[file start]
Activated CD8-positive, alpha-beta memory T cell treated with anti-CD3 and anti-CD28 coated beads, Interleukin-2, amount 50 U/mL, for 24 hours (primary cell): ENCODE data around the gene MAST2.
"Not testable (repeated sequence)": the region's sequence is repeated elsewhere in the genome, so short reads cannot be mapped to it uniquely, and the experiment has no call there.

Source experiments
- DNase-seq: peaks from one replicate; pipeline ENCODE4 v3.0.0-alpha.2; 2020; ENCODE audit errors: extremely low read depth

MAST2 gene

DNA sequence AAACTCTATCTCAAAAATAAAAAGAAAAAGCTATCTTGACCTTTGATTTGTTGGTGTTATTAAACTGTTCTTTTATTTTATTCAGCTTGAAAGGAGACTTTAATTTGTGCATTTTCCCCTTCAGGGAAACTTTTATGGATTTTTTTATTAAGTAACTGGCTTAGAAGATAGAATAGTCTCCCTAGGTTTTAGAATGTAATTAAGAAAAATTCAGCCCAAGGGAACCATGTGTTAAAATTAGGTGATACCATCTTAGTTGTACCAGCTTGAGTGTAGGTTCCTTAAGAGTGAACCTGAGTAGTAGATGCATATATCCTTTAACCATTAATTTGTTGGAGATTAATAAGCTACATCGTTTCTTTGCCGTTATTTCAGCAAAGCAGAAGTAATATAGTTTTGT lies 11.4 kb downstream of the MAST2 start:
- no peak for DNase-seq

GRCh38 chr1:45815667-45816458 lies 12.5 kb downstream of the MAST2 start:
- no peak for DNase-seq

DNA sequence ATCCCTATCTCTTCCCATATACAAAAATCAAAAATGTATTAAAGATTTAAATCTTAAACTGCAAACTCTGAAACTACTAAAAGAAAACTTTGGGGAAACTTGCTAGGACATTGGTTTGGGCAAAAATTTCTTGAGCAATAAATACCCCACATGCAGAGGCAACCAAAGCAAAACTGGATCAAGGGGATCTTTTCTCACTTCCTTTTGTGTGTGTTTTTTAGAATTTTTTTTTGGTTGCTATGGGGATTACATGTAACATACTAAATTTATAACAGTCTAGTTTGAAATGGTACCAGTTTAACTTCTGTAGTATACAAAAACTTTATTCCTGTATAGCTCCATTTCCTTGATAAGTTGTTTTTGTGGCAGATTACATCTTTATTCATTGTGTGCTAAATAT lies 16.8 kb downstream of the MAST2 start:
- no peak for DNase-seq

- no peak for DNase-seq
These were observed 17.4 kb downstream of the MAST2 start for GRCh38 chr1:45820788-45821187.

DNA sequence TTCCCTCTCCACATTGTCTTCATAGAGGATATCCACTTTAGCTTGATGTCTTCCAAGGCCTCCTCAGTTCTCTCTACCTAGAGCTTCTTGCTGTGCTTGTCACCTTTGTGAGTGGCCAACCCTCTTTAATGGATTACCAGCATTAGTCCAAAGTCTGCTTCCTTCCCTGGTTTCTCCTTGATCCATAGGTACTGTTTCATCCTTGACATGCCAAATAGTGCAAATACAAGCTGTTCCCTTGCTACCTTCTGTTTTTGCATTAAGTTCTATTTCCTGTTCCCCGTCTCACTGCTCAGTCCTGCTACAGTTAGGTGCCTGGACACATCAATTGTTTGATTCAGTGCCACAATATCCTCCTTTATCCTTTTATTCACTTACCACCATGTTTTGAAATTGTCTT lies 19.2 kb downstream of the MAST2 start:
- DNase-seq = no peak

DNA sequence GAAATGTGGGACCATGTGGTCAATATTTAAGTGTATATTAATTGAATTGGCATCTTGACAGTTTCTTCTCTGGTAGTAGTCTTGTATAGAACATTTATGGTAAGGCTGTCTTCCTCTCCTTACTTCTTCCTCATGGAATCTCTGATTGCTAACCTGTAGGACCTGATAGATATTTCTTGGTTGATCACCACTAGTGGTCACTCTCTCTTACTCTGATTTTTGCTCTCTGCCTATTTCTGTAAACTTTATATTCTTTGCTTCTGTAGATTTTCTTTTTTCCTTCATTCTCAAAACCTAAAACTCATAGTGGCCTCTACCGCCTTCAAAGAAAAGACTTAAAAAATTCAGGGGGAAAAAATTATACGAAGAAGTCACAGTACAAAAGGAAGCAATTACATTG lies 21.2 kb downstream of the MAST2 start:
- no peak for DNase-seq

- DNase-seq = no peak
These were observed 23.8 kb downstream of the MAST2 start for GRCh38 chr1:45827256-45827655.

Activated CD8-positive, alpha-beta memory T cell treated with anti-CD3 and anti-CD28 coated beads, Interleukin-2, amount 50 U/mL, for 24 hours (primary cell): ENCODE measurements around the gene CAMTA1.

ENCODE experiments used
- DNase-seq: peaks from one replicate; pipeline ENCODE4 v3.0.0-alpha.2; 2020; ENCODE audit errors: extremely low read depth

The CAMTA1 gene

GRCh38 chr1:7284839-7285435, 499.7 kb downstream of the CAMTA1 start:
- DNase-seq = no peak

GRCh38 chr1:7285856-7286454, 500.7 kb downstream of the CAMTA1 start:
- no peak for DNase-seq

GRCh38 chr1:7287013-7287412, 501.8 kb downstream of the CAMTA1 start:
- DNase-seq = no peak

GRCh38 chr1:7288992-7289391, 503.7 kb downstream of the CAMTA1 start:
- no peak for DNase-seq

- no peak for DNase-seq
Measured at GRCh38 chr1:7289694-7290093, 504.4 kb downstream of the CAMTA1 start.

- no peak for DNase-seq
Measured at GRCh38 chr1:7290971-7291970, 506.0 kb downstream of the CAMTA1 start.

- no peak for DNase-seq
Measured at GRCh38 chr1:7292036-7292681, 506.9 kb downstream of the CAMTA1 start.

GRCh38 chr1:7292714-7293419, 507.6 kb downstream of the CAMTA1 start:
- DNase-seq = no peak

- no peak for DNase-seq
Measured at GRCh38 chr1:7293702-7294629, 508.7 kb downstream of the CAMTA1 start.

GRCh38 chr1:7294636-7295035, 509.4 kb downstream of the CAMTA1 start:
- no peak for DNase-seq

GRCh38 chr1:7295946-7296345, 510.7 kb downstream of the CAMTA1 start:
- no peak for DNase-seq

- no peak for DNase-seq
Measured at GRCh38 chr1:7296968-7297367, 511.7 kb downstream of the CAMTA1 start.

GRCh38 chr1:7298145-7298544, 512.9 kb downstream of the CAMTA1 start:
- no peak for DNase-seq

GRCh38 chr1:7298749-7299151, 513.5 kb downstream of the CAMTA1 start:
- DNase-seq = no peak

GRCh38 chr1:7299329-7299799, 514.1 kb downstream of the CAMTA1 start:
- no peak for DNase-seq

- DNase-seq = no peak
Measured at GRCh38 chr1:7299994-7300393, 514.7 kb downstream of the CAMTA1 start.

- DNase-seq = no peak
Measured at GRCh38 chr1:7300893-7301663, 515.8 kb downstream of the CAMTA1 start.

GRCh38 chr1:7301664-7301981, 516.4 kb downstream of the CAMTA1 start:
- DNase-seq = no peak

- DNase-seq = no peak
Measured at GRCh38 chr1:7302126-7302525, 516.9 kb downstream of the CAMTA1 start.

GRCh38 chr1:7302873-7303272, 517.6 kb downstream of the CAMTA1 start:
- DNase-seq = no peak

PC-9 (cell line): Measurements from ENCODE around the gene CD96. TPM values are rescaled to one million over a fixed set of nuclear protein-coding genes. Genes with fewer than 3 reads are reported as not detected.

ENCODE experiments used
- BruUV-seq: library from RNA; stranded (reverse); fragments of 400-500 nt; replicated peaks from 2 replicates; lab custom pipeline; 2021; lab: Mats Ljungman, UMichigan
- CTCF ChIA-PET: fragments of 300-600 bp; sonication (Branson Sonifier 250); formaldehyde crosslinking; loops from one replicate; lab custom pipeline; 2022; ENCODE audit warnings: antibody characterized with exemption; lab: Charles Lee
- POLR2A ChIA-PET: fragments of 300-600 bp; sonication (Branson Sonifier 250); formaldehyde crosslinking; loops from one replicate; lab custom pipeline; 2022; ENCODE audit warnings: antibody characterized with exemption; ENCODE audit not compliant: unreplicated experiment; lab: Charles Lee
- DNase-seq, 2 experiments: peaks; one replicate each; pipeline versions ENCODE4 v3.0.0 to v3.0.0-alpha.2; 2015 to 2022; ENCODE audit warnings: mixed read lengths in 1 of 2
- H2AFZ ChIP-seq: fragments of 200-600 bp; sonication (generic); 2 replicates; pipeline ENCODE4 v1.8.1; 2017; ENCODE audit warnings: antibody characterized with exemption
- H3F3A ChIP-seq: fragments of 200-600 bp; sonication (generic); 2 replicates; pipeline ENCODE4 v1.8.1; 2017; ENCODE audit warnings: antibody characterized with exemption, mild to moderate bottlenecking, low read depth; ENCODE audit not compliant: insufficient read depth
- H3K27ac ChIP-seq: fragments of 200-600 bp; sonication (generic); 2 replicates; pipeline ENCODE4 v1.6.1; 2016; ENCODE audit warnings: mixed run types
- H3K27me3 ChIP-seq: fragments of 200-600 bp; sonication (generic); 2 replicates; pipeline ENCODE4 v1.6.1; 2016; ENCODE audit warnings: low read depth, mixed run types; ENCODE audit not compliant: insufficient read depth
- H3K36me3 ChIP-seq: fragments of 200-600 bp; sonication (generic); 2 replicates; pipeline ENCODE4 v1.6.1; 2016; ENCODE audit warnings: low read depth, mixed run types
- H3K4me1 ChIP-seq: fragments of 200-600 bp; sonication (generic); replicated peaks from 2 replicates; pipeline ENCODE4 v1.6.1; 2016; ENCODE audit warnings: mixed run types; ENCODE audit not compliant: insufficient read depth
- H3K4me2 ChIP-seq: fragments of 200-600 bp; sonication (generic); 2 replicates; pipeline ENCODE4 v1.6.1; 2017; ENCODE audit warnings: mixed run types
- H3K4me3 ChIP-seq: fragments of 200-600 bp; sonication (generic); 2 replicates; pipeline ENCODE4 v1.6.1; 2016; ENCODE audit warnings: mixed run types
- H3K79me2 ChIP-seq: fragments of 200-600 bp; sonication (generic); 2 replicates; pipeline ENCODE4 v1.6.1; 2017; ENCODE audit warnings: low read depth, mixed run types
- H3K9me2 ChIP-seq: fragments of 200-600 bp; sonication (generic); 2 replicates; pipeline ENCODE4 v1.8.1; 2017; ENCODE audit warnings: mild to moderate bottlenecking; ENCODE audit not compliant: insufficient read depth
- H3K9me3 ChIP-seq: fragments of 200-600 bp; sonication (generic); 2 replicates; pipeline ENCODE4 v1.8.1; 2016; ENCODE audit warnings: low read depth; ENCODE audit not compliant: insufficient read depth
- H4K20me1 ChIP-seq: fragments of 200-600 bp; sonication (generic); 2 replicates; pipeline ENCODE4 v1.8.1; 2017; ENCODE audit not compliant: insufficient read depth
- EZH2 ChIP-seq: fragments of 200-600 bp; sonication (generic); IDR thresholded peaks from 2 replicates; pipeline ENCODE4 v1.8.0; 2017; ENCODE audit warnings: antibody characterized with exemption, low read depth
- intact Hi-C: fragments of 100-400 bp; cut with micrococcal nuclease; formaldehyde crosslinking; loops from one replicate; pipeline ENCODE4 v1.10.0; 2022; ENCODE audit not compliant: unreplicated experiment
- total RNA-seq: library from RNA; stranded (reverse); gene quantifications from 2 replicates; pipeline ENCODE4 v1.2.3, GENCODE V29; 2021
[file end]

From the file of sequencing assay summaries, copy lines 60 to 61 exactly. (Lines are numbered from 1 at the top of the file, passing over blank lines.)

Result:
- DNase-seq = no peak
Measured at GRCh38 chr1:7302126-7302525, 516.9 kb downstream of the CAMTA1 start.